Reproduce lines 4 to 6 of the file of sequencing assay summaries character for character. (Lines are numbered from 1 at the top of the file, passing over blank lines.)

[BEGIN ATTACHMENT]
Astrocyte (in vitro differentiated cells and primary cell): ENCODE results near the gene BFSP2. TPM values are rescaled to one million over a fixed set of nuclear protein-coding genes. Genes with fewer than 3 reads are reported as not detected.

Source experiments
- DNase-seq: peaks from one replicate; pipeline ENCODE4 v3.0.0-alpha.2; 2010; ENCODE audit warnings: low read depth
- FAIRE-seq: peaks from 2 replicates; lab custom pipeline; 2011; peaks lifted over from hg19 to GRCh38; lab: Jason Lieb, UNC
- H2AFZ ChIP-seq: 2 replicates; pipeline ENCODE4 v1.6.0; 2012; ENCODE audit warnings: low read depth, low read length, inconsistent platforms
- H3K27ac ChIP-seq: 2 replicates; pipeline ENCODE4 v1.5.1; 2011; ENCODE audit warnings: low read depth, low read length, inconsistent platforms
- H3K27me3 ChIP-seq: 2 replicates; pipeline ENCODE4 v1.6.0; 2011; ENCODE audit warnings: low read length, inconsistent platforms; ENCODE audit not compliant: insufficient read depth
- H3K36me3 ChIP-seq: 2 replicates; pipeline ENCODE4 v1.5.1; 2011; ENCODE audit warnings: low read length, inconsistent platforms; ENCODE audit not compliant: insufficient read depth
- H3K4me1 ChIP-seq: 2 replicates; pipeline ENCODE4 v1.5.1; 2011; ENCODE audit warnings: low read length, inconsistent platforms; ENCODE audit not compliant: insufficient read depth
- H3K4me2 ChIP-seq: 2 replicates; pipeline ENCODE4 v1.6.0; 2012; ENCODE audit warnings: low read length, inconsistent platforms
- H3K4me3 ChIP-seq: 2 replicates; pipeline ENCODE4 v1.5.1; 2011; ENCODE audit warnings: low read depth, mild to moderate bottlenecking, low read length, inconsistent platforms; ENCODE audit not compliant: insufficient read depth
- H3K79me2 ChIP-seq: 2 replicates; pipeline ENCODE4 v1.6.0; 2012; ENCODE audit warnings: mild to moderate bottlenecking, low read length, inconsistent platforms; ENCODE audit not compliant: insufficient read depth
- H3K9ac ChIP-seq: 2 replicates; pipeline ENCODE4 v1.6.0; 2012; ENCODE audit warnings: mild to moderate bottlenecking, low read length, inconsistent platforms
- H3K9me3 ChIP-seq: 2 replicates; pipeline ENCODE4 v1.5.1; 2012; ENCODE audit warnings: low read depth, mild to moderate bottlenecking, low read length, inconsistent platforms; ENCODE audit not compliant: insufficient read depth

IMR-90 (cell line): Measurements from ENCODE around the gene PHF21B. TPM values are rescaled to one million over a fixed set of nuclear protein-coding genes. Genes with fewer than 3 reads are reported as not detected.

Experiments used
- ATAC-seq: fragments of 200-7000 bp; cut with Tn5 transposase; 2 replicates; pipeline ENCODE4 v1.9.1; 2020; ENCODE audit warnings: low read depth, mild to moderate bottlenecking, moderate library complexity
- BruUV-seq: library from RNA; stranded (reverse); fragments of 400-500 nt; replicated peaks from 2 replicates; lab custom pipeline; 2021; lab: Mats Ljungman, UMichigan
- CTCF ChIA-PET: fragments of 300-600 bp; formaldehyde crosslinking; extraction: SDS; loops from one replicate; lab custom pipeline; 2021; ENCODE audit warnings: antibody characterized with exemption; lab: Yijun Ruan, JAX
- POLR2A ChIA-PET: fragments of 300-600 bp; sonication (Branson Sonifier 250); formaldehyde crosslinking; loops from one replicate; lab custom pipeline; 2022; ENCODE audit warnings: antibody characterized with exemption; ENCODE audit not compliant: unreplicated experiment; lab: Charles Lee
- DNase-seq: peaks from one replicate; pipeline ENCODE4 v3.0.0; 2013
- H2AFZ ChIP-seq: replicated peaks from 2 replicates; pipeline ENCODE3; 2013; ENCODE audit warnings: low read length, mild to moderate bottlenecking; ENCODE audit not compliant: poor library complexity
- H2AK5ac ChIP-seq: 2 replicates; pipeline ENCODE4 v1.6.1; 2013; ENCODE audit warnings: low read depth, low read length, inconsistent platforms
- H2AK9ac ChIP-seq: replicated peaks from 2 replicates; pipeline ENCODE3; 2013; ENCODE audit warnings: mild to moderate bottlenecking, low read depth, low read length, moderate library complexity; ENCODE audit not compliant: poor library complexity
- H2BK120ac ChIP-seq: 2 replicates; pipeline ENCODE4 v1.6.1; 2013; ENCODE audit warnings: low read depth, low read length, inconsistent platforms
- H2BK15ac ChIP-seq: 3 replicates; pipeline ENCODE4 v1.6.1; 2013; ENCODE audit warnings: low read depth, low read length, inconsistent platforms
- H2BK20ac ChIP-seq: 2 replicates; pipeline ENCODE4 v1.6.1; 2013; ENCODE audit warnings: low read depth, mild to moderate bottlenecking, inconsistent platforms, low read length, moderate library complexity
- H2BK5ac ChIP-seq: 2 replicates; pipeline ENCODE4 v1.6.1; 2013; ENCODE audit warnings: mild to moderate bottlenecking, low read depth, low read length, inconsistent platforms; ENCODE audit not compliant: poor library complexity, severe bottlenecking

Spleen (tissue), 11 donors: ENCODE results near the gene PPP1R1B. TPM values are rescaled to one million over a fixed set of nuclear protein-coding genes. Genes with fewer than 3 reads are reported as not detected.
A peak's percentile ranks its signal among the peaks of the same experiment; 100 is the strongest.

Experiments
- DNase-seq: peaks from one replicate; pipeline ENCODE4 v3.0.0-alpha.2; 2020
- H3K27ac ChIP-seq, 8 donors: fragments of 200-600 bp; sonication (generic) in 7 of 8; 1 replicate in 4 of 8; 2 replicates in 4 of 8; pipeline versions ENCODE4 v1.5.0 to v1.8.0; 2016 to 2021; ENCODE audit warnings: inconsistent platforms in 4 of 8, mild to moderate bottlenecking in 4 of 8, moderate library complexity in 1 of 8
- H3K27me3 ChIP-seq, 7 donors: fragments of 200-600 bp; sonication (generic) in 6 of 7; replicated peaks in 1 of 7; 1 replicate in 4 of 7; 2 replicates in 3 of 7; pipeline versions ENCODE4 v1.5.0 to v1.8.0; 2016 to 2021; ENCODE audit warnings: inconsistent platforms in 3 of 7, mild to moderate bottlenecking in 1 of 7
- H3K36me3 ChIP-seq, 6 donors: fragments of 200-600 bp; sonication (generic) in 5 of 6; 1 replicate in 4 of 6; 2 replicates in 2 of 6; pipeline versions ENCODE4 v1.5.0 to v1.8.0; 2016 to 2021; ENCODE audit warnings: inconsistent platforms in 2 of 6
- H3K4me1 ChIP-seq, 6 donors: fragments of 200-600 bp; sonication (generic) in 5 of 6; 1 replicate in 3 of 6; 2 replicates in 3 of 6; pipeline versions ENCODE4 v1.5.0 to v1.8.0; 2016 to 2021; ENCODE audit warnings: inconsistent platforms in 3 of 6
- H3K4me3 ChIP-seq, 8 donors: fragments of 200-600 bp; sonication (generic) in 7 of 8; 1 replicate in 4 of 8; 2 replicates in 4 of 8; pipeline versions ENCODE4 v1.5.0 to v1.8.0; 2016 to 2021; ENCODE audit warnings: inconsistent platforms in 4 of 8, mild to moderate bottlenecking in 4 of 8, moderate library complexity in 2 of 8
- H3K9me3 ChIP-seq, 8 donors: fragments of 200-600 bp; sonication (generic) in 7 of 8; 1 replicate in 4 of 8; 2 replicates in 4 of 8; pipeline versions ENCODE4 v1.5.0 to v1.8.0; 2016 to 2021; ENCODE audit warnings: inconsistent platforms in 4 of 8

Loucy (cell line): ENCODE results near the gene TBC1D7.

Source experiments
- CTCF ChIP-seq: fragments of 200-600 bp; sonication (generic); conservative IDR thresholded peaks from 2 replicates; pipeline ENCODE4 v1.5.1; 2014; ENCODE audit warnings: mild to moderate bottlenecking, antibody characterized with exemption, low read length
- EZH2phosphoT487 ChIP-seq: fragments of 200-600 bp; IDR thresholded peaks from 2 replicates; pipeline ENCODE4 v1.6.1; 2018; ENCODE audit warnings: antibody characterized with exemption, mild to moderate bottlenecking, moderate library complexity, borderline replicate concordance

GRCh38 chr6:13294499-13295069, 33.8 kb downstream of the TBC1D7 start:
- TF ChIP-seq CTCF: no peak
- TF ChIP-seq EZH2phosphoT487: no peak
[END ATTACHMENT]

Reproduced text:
- FAIRE-seq: peaks from 2 replicates; lab custom pipeline; 2011; peaks lifted over from hg19 to GRCh38; lab: Jason Lieb, UNC
- H2AFZ ChIP-seq: 2 replicates; pipeline ENCODE4 v1.6.0; 2012; ENCODE audit warnings: low read depth, low read length, inconsistent platforms
- H3K27ac ChIP-seq: 2 replicates; pipeline ENCODE4 v1.5.1; 2011; ENCODE audit warnings: low read depth, low read length, inconsistent platforms